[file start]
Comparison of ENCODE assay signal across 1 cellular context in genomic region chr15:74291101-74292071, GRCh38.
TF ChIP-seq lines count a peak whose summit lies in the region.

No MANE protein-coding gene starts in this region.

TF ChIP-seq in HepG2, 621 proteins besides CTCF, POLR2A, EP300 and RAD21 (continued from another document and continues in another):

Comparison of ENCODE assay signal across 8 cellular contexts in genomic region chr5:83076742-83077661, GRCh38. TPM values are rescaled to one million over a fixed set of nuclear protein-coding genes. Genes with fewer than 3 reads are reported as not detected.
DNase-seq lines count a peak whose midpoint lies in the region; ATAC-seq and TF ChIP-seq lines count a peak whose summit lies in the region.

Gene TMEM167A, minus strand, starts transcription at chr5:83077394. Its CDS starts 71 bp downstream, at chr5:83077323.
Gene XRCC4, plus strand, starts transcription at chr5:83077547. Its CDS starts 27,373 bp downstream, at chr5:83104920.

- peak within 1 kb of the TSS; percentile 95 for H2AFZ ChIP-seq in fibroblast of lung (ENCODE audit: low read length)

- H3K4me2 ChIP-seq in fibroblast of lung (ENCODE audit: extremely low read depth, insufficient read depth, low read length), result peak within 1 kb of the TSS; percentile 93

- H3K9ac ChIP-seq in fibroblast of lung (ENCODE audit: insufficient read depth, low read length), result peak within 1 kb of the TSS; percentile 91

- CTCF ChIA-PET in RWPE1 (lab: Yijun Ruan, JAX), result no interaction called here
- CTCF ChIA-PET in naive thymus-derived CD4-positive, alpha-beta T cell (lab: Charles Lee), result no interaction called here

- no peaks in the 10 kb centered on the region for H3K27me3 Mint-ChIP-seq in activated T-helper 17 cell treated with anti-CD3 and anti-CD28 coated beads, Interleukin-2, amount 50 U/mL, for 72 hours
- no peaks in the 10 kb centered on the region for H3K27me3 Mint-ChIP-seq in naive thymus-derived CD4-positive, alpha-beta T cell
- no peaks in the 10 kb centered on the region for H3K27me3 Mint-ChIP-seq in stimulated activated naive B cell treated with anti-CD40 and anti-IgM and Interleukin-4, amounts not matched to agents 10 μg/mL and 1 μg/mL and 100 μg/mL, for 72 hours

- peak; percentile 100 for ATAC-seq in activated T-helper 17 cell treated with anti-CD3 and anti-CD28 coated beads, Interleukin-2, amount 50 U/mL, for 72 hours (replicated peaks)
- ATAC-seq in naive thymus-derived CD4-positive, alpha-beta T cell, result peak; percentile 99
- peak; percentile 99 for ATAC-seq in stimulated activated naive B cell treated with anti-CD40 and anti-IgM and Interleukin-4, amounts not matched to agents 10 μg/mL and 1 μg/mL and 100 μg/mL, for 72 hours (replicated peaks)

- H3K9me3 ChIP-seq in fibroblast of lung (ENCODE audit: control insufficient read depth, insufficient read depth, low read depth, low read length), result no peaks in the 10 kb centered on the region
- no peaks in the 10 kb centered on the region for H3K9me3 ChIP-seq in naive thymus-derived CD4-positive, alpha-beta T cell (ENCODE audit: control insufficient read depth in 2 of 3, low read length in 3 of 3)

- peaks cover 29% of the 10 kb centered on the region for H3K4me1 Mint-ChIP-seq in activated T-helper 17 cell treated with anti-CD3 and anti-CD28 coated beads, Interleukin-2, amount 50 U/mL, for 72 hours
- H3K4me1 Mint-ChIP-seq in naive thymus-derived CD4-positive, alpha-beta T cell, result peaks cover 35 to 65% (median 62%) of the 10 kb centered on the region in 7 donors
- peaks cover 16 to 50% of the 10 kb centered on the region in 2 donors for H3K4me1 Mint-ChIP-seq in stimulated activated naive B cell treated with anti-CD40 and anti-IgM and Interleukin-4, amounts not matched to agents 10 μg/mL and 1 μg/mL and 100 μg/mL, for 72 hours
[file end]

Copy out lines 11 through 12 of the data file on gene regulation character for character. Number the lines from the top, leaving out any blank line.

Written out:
- H3K9ac ChIP-seq in fibroblast of lung (ENCODE audit: insufficient read depth, low read length), result peak within 1 kb of the TSS; percentile 91

- CTCF ChIA-PET in RWPE1 (lab: Yijun Ruan, JAX), result no interaction called here